• Thursday, July 25, 2024
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Moody’s cuts Niger deeper into junk amid ECOWAS’ sanctions 

Moody’s-Investors-Service

The government of Niger saw its credit ratings downgraded deeper into junk territory by Moody’s Investors Service amid economic and financial sanctions occasioned by last week’s military coup.

The global credit rating agency cut Niger’s long-term foreign and local currency issuer ratings two notches to ‘Caa2’ from ‘B3’ and warned that another downgrade is possible.

It said the downgrade was prompted by economic and financial sanctions imposed by the Economic Community of West African States (ECOWAS) and by the West African Economic and Monetary Union (WAEMU) on July 30 on the government of Niger in the wake of the military coup on July 26.

The sanctions include the suspension of all commercial and financial transactions between ECOWAS member states and Niger as well as the freeze of assets of the Republic of Niger in ECOWAS central banks and commercial banks, it said in a statement on Wednesday.

Moody’s said if maintained, these sanctions will likely prevent Niger from making upcoming principal or interest payments to creditors outside the country which would constitute a default under Moody’s definition.

“A key driver of the downgrade is also the deterioration in Niger’s institutions and governance strength reflected in the suspension of the constitutional order, with immediate repercussions on the government’s access to international donor support and security cooperation which otherwise provide a key support to Niger’s credit profile,” it said.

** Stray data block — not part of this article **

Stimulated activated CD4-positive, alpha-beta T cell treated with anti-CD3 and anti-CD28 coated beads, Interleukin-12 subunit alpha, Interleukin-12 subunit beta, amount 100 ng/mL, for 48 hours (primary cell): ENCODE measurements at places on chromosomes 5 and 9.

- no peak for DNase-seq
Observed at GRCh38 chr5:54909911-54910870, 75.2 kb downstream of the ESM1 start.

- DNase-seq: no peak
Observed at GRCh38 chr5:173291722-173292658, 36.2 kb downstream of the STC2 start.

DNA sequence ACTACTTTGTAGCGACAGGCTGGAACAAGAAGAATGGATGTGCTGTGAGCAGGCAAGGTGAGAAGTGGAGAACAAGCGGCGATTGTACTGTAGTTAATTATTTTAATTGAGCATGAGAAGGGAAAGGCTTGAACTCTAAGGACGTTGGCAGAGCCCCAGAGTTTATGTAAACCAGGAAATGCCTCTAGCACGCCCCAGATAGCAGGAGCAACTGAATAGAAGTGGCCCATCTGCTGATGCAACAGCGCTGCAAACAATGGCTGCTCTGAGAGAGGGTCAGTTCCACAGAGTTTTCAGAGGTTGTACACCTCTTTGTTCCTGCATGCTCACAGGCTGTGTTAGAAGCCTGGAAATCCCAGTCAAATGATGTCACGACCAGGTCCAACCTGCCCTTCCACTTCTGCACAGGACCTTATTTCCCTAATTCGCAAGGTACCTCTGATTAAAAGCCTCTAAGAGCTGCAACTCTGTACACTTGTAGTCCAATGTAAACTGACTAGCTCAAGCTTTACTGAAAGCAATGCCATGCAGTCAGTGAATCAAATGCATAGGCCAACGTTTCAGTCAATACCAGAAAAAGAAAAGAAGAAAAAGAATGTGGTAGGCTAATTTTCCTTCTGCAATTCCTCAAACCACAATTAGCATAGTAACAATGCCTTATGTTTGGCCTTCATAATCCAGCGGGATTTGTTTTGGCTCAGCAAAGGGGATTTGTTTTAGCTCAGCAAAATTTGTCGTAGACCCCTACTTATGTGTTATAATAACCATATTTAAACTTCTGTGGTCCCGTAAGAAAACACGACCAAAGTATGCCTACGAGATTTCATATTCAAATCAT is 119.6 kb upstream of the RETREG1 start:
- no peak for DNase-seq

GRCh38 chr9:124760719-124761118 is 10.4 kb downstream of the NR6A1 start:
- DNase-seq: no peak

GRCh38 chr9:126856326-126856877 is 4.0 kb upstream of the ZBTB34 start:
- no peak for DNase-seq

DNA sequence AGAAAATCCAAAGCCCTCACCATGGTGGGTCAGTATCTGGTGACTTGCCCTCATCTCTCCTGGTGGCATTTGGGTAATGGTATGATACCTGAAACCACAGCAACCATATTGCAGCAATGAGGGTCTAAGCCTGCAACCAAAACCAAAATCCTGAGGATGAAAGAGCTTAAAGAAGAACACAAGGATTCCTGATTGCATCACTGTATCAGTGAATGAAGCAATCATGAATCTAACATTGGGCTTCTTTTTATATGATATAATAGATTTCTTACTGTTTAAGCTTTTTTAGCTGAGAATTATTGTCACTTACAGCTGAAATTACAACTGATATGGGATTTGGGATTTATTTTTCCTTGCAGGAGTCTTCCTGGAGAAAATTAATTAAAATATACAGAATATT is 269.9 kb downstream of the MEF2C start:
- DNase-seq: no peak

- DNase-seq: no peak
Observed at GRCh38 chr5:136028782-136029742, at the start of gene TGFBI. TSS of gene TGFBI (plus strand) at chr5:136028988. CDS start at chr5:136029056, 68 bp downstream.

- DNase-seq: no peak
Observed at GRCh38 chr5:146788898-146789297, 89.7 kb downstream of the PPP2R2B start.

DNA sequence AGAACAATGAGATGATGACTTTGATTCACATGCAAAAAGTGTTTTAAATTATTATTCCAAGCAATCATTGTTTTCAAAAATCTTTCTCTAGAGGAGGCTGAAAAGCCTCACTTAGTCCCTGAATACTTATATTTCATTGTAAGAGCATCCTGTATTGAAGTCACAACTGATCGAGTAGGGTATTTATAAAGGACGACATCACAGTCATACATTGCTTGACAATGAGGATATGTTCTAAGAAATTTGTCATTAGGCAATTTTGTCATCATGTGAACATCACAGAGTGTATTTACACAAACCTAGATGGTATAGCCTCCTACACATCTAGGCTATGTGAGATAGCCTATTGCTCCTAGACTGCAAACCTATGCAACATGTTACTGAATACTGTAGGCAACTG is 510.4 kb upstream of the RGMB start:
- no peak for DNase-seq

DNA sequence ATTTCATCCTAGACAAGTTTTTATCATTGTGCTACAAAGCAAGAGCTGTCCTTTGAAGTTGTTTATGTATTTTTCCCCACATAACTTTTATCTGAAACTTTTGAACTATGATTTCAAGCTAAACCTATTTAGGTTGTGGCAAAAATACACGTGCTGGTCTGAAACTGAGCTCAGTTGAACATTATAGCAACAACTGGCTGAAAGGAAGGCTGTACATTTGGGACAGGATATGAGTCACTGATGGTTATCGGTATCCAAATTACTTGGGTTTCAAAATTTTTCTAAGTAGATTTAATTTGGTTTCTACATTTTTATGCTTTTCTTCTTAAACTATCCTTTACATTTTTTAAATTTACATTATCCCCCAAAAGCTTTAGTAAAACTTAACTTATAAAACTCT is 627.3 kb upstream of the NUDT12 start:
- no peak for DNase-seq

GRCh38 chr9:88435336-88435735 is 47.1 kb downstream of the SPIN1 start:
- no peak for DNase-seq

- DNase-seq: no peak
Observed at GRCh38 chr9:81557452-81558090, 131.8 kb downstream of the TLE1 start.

Read also: Fitch downgrades U.S credit ratings to ‘AA+’ from ‘AAA’

The decision to place the ratings on review for further downgrade reflects the very fluid political situation that could deteriorate further if negotiations between Niger’s military-led government on the one side and ECOWAS, WAEMU and the international community on the other side, do not quickly reach an agreement, according to rating agency.

It said the potential resort to a use of force announced by ECOWAS to restore the constitutional order in Niger could lead to a confrontation with other military-led regimes in Mali and Burkina Faso that have pledged support to Niger’s military leaders, exacerbating security risks in Niger and within the region more broadly.

“In addition, the longer sanctions including border closures and freeze of service transactions remain in place, the greater the adverse economic repercussions within the landlocked country,” it added.

Moody’s lowered the local currency (LC) ceiling to B2 from Ba3, and the foreign currency ceiling to B3 from B1.

It said the three-notch gap between the LC ceiling and the sovereign rating reflected Moody’s assessment of the relatively large footprint of the government in the economy, a weak business environment, deteriorating governance and institutional capacity in the wake of the military coup and very high exposure to political risks, albeit somewhat mitigated by Niger’s WAEMU membership that supports its policy effectiveness assessment.